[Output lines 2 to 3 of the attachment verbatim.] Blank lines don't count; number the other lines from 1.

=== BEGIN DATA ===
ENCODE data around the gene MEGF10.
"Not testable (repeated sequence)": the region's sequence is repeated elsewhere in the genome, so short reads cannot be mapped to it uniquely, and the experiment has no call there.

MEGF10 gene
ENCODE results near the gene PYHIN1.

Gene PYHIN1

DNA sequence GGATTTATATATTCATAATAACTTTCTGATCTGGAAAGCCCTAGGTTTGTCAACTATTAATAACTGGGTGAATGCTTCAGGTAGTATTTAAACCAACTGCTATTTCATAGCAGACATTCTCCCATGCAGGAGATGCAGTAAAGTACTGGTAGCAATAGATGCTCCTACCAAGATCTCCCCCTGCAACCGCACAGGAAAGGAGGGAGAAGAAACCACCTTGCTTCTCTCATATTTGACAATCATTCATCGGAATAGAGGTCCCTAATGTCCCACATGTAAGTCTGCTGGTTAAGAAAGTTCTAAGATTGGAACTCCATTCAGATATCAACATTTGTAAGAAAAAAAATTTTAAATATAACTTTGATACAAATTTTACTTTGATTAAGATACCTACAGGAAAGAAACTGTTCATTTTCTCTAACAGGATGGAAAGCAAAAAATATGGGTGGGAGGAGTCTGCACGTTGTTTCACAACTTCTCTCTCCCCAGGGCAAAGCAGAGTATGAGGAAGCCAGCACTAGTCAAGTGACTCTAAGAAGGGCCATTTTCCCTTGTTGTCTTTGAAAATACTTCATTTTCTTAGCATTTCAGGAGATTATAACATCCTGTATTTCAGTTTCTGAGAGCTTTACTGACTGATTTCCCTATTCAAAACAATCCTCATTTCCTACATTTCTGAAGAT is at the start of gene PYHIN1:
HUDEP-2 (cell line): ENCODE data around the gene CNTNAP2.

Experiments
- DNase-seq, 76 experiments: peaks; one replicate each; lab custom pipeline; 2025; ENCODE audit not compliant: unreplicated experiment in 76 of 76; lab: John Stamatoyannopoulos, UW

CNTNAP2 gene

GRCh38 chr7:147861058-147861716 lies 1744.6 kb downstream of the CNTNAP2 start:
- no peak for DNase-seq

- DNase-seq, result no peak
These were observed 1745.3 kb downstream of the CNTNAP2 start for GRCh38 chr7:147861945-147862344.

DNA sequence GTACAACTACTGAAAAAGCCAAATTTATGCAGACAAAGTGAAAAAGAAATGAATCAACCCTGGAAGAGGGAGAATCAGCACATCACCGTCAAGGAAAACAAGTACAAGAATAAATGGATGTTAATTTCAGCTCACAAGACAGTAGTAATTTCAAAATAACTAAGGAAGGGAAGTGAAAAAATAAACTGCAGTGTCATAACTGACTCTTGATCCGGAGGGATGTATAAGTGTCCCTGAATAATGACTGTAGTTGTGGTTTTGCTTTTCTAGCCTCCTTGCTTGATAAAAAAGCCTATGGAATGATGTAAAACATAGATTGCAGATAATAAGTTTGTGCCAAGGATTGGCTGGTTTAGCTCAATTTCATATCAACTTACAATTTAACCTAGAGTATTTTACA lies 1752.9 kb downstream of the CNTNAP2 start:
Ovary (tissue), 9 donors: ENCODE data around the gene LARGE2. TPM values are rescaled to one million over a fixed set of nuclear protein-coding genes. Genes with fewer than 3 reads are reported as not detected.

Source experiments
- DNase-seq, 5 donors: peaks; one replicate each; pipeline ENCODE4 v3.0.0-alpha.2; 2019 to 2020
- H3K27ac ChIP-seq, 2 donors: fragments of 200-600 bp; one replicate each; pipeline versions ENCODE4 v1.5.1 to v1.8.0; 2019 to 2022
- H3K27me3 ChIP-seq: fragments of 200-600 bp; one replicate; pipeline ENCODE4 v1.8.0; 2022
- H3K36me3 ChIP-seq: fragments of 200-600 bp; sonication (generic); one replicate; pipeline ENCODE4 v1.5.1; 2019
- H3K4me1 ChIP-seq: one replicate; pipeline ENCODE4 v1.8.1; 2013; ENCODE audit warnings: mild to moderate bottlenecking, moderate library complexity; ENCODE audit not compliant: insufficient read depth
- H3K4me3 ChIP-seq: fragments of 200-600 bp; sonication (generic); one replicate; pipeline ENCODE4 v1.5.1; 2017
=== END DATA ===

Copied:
"Not testable (repeated sequence)": the region's sequence is repeated elsewhere in the genome, so short reads cannot be mapped to it uniquely, and the experiment has no call there.

MEGF10 gene